·      X-linked muscular dystrophy: causes reduced jaw mobility, exercise intolerance, and a stiff-legged gait; clinical signs of neuromuscular weakness start around 8 weeks of age, progress until 12 months of age, when the disease tends to stabilizes; bilateral, non-painful to open jaw; best characterized in the golden retriever

·      Extraocular muscle myositis: Immune-mediated attack directed specifically at the extraocular muscles (rectus and oblique muscles); dogs are less than 2 years; Golden Retriever dogs appear predisposed

·      Present with acute bilateral nonpainful exophthalmos

·      Multifocal and polyphasic; interstitial lymphocytic inflammatory infiltrates causing myofiber necrosis and regeneration

·      Familial canine dermatomyositis of collies and shelties: Immune-mediated disease affecting cutaneous tissues, with subsequent muscle atrophy; especially head, esophagus and distal extremities; cell-poor vasculitis; circulating immune complexes and increased IgG levels; unilateral; non-painful

·      Denervation atrophy: Loss of connection with peripheral nerves cause rapid and severe atrophy; involves type 1 and type 2 fibers, although type 2 fibers are preferential affected; typically unilateral; non-painful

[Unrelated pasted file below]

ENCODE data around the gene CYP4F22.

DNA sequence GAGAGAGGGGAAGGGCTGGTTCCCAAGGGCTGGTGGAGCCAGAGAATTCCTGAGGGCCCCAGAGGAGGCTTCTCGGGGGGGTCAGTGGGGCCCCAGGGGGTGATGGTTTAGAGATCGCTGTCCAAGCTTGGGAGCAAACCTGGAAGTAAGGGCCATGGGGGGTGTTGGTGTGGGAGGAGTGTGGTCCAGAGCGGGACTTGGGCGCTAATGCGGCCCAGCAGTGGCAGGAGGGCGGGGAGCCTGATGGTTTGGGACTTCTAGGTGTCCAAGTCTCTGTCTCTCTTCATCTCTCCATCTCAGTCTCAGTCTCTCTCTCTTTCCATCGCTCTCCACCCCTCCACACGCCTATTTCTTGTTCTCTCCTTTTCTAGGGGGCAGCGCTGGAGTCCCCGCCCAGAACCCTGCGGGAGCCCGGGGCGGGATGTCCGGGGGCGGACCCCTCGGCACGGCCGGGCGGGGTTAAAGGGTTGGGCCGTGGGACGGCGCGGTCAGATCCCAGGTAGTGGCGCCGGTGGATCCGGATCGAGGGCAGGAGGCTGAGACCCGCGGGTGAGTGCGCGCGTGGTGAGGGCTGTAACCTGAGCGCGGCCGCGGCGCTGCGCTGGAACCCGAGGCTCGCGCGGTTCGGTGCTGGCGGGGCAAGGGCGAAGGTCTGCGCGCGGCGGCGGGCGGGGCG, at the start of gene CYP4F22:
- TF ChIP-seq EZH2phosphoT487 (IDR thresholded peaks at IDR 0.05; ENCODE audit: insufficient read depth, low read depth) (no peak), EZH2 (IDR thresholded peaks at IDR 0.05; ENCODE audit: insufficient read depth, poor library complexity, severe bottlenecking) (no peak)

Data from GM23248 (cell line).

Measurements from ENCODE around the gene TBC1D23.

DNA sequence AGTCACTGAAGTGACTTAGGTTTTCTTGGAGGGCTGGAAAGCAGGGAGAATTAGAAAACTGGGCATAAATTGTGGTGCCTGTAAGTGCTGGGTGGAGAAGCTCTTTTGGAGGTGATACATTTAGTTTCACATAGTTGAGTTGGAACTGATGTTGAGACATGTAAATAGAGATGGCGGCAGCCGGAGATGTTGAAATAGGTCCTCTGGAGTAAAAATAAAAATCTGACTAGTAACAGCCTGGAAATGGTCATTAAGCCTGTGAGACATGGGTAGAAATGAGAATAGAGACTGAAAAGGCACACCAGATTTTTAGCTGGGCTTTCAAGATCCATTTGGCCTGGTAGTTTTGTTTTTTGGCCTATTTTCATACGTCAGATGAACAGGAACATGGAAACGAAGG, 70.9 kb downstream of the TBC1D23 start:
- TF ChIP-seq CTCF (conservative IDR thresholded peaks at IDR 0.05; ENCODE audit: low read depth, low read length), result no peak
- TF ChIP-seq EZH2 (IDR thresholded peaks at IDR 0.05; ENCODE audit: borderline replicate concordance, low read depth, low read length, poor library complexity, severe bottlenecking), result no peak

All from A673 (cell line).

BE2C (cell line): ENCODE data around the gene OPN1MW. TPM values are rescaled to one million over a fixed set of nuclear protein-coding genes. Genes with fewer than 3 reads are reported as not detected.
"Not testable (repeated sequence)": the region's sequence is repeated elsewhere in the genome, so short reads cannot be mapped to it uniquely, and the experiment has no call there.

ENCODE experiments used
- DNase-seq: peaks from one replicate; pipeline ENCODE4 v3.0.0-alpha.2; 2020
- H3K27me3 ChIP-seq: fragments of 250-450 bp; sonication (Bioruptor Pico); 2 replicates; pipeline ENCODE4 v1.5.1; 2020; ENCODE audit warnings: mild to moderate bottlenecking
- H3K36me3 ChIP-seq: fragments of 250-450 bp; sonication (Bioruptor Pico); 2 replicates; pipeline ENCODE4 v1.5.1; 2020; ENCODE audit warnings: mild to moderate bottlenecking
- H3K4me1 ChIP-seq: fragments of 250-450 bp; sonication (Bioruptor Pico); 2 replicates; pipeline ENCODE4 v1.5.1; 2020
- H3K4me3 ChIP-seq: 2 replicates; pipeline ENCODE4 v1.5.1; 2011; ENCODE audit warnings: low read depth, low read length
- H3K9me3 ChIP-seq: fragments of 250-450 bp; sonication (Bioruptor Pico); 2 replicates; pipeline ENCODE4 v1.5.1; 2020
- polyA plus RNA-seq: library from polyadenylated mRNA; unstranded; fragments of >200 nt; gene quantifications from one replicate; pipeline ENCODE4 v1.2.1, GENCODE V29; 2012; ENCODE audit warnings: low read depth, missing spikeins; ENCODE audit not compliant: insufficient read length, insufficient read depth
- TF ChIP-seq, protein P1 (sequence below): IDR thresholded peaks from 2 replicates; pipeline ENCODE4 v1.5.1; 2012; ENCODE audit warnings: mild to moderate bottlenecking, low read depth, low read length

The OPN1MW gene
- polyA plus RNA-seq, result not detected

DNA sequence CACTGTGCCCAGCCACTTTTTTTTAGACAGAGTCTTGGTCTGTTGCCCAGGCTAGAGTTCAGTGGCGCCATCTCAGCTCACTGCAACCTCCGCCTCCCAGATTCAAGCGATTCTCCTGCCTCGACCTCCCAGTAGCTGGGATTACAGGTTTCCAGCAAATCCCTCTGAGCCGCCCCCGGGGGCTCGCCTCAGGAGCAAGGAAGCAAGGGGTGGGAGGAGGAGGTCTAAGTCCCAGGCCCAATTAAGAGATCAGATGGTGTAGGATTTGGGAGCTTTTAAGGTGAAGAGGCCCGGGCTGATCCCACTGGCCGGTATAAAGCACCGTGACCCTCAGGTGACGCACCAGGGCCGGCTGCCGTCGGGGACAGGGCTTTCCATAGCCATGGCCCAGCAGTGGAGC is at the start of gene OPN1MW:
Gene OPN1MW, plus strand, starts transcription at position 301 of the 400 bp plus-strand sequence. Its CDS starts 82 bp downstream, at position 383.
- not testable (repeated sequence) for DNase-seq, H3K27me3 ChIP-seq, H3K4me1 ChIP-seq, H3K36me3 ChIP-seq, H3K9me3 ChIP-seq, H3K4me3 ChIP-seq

·      Pembroke Welsh Corgis in Japan have an inflammatory myopathy of the tongue leading to atrophy; histologically is severe myofiber atrophy with infiltration of fat and fibrosis; predominately B lymphocytes and macrophages; NO antibodies to 2M fibers

Infectious myositis:

·      Protozoa: Trichinella spiralis, Neospora caninum, Toxoplasma gondii, Hepatozoon canis, H. americanum, and Leishmania infantum

·      Larval Cestodes: Cysticercosis, hydatid disease, and coenuriasis

·      Bacteria/Rickettsia: Clostridium sp., Leptospira australis, L. icterohaemorrhagiae, and Ehrlichia canis (during acute phase of disease)

Granulomatous myositis in cattle:

·      Hairy vetch

·      Citrus pulp

 

COMPARATIVE PATHOLOGY:

·      Immune-mediated myositis:

·      Dogs: A bilateral extraocular muscle myositis is also described in dogs with lymphocyte infiltrates and a polyphasic pattern of degeneration/necrosis

·      Horses:

§  Exertional and postanesthestic myopathies: degenerative and not primary inflammatory myopathies

§  Immune complex disease from Streptococcus equi-associated purpura hemorrhagica:

·      Increased serum CK and AST

·      Hemorrhagic infarcts of affected muscles; fibrinoid necrosis of vessel walls and vasculitis

·      Infarcts in other organs; can culture Streptococcus equi from the guttural pouch or lymph nodes

·      Immune complexes composed of IgA and streptococcal M protein

·      Mink get similar immune-mediated myositis as dogs

·      Cats:

§  Most reported cases of polymyositis are actually degenerative polymyopathy due to hypokalemia

·      Sarcocytis spp. affecting domestic animals:

·      Horses:

§  Sarcocystis fayeri and S. bertrami (S. equicanis)

·      Both complete life cycle in the dog